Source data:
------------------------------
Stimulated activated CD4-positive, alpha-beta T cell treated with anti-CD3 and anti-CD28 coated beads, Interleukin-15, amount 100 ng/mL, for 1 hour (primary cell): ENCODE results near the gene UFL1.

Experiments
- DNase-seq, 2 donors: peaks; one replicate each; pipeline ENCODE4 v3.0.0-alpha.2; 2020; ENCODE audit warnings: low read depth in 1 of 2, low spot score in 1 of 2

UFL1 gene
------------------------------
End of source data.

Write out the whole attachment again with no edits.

Stimulated activated CD4-positive, alpha-beta T cell treated with anti-CD3 and anti-CD28 coated beads, Interleukin-15, amount 100 ng/mL, for 1 hour (primary cell): ENCODE results near the gene UFL1.

Experiments
- DNase-seq, 2 donors: peaks; one replicate each; pipeline ENCODE4 v3.0.0-alpha.2; 2020; ENCODE audit warnings: low read depth in 1 of 2, low spot score in 1 of 2

UFL1 gene